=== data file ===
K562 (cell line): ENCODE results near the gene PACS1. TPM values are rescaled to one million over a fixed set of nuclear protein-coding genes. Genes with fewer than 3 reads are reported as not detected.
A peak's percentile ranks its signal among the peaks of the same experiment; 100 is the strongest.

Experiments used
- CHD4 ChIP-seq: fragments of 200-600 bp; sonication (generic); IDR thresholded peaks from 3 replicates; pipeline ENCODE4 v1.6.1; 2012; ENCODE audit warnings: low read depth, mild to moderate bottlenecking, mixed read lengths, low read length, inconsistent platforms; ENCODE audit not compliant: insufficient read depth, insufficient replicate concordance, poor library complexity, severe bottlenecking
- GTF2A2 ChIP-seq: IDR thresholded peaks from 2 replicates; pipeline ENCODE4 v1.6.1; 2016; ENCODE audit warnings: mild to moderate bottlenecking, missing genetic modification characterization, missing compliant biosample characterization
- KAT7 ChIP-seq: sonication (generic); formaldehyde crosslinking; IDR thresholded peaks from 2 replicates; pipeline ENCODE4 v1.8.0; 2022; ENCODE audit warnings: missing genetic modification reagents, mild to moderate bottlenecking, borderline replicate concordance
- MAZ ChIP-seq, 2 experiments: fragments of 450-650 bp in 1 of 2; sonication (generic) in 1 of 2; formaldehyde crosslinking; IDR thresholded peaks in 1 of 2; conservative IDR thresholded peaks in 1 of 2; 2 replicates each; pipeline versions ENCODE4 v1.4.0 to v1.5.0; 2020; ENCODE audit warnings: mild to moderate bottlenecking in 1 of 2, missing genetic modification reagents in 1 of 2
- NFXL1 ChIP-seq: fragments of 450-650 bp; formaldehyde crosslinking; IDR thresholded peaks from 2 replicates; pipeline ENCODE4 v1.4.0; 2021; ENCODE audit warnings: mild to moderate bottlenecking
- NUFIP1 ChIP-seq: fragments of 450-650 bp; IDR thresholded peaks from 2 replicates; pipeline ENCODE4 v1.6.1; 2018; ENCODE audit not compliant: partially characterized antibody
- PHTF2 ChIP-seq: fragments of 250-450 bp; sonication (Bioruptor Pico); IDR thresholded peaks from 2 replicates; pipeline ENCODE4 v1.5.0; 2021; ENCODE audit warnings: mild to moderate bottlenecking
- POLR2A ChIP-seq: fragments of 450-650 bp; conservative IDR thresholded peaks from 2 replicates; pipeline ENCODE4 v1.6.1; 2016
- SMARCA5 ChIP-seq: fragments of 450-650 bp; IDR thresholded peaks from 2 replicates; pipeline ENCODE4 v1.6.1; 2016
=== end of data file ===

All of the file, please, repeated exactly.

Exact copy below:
K562 (cell line): ENCODE results near the gene PACS1. TPM values are rescaled to one million over a fixed set of nuclear protein-coding genes. Genes with fewer than 3 reads are reported as not detected.
A peak's percentile ranks its signal among the peaks of the same experiment; 100 is the strongest.

Experiments used
- CHD4 ChIP-seq: fragments of 200-600 bp; sonication (generic); IDR thresholded peaks from 3 replicates; pipeline ENCODE4 v1.6.1; 2012; ENCODE audit warnings: low read depth, mild to moderate bottlenecking, mixed read lengths, low read length, inconsistent platforms; ENCODE audit not compliant: insufficient read depth, insufficient replicate concordance, poor library complexity, severe bottlenecking
- GTF2A2 ChIP-seq: IDR thresholded peaks from 2 replicates; pipeline ENCODE4 v1.6.1; 2016; ENCODE audit warnings: mild to moderate bottlenecking, missing genetic modification characterization, missing compliant biosample characterization
- KAT7 ChIP-seq: sonication (generic); formaldehyde crosslinking; IDR thresholded peaks from 2 replicates; pipeline ENCODE4 v1.8.0; 2022; ENCODE audit warnings: missing genetic modification reagents, mild to moderate bottlenecking, borderline replicate concordance
- MAZ ChIP-seq, 2 experiments: fragments of 450-650 bp in 1 of 2; sonication (generic) in 1 of 2; formaldehyde crosslinking; IDR thresholded peaks in 1 of 2; conservative IDR thresholded peaks in 1 of 2; 2 replicates each; pipeline versions ENCODE4 v1.4.0 to v1.5.0; 2020; ENCODE audit warnings: mild to moderate bottlenecking in 1 of 2, missing genetic modification reagents in 1 of 2
- NFXL1 ChIP-seq: fragments of 450-650 bp; formaldehyde crosslinking; IDR thresholded peaks from 2 replicates; pipeline ENCODE4 v1.4.0; 2021; ENCODE audit warnings: mild to moderate bottlenecking
- NUFIP1 ChIP-seq: fragments of 450-650 bp; IDR thresholded peaks from 2 replicates; pipeline ENCODE4 v1.6.1; 2018; ENCODE audit not compliant: partially characterized antibody
- PHTF2 ChIP-seq: fragments of 250-450 bp; sonication (Bioruptor Pico); IDR thresholded peaks from 2 replicates; pipeline ENCODE4 v1.5.0; 2021; ENCODE audit warnings: mild to moderate bottlenecking
- POLR2A ChIP-seq: fragments of 450-650 bp; conservative IDR thresholded peaks from 2 replicates; pipeline ENCODE4 v1.6.1; 2016
- SMARCA5 ChIP-seq: fragments of 450-650 bp; IDR thresholded peaks from 2 replicates; pipeline ENCODE4 v1.6.1; 2016